Tuesday, August 7, 2007

Backwards compatibility

I've been a programmer for 20+ years. My current job is application maintenance, spanning at least three generations of web development philosophy and technology, for several divisions of a multinational corporation headquartered in Europe. I have users in the US, Canada, Sweden, France, Brazil, and Australia. And my co-workers in the cubicles right around me still ask me questions about mainframe development, which I haven't done at all in three or four years.

I know, both from all the third party software I've installed over the years and from applications I've written and/or maintained, that achieving backwards compatibility is a damned difficult proposition. After all, if programs were physical machines, we'd be talking about millions of moving parts in your PC. That said, it's a real pain in the butt when, say, an Oracle database gets upgraded, and you miss the memo informing you of the need to upgrade your Oracle client. I mean, okay, the production database is version 10, my client is version 9.2, and the test database is version 8; why can't I simply connect to test database to see if the Canadian test data loaded successfully?! After all, my tnsnames.ora file is correct, the DBA told me so. Or, at least it was before I tried to upgrade my Oracle client...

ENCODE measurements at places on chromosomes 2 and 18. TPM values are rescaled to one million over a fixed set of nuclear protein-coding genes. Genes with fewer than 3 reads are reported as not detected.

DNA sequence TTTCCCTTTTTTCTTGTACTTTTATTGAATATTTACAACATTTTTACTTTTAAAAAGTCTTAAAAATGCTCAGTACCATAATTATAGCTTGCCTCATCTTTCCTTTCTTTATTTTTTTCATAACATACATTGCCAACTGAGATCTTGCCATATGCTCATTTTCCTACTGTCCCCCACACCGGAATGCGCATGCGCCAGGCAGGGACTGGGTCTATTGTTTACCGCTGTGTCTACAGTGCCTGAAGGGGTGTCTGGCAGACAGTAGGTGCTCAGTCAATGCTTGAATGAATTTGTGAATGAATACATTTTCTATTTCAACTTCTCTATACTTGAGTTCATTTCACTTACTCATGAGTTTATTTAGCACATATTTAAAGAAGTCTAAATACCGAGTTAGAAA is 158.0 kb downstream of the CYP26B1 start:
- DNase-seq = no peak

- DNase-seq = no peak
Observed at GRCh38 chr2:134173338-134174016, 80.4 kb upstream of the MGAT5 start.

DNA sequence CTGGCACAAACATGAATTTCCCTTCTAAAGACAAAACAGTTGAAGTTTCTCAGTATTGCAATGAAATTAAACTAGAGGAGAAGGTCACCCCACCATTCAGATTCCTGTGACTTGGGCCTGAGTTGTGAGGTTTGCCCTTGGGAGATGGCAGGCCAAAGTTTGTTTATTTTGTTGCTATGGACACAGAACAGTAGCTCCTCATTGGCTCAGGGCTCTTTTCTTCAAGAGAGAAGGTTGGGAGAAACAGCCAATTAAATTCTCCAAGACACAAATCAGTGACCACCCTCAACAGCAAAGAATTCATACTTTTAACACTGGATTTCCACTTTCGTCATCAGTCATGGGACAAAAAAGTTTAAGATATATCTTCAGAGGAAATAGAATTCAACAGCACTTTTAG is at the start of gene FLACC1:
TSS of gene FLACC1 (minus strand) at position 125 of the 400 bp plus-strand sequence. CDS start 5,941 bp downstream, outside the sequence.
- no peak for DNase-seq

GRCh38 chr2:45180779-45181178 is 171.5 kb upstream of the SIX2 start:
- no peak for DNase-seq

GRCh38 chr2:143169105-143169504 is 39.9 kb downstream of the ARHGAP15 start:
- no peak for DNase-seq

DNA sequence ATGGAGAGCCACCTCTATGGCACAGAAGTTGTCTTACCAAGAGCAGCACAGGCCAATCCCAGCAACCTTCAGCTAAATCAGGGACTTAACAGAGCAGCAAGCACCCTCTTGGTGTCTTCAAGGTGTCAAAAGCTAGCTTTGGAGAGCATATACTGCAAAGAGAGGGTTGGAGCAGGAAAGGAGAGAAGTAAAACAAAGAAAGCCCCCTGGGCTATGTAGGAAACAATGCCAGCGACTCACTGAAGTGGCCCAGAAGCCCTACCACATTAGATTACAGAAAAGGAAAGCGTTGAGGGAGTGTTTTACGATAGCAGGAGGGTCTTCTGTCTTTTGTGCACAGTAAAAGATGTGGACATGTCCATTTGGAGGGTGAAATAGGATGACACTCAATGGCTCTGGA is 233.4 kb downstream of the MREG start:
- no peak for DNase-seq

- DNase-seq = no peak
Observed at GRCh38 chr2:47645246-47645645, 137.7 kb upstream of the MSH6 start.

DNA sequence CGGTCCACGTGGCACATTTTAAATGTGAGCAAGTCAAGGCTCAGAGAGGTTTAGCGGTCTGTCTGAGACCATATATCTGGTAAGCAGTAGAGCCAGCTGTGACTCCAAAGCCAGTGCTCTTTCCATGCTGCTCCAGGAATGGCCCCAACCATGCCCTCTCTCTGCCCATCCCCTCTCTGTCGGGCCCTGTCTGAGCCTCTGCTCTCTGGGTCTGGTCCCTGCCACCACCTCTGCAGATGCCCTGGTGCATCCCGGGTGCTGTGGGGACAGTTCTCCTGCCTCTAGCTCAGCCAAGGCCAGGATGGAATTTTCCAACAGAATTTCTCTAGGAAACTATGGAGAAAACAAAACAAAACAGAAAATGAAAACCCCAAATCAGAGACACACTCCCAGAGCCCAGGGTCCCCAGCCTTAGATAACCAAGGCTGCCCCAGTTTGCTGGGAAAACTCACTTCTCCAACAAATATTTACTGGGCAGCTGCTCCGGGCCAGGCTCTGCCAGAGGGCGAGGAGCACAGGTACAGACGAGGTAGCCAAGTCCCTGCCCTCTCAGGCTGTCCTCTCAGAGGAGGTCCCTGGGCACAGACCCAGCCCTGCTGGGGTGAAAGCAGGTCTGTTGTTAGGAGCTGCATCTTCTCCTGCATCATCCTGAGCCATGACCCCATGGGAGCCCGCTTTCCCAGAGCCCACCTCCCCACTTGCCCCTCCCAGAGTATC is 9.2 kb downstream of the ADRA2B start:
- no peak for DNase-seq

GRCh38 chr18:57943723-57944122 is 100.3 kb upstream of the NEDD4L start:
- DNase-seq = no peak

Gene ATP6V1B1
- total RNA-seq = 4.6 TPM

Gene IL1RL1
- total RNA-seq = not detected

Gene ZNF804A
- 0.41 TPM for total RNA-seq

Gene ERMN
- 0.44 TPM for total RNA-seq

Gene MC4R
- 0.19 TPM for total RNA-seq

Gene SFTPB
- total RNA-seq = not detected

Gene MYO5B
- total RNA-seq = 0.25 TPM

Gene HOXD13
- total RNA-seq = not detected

Let's compare it to the version on the test application server. Yep, they're the same. And my desktop tools still won't connect to the test database. Wait, there's another Oracle configuration file, sqlnet.ora; could that be the problem?

It is! Happy happy, joy joy!! Now, SQL*Plus can connect, so I have a command line tool; why won't PL/SQL Developer?

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